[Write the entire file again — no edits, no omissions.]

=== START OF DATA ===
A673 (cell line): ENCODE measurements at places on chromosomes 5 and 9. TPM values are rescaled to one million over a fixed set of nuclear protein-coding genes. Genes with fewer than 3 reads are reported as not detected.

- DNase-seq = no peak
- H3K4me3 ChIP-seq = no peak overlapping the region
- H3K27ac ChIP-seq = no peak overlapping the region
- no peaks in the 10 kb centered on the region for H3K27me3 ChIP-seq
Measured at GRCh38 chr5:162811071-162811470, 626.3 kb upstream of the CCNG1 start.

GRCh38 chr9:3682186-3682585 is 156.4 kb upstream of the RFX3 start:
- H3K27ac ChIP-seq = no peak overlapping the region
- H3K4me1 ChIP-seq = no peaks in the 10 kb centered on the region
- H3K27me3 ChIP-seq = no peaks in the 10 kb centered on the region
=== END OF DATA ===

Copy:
A673 (cell line): ENCODE measurements at places on chromosomes 5 and 9. TPM values are rescaled to one million over a fixed set of nuclear protein-coding genes. Genes with fewer than 3 reads are reported as not detected.

- DNase-seq = no peak
- H3K4me3 ChIP-seq = no peak overlapping the region
- H3K27ac ChIP-seq = no peak overlapping the region
- no peaks in the 10 kb centered on the region for H3K27me3 ChIP-seq
Measured at GRCh38 chr5:162811071-162811470, 626.3 kb upstream of the CCNG1 start.

GRCh38 chr9:3682186-3682585 is 156.4 kb upstream of the RFX3 start:
- H3K27ac ChIP-seq = no peak overlapping the region
- H3K4me1 ChIP-seq = no peaks in the 10 kb centered on the region
- H3K27me3 ChIP-seq = no peaks in the 10 kb centered on the region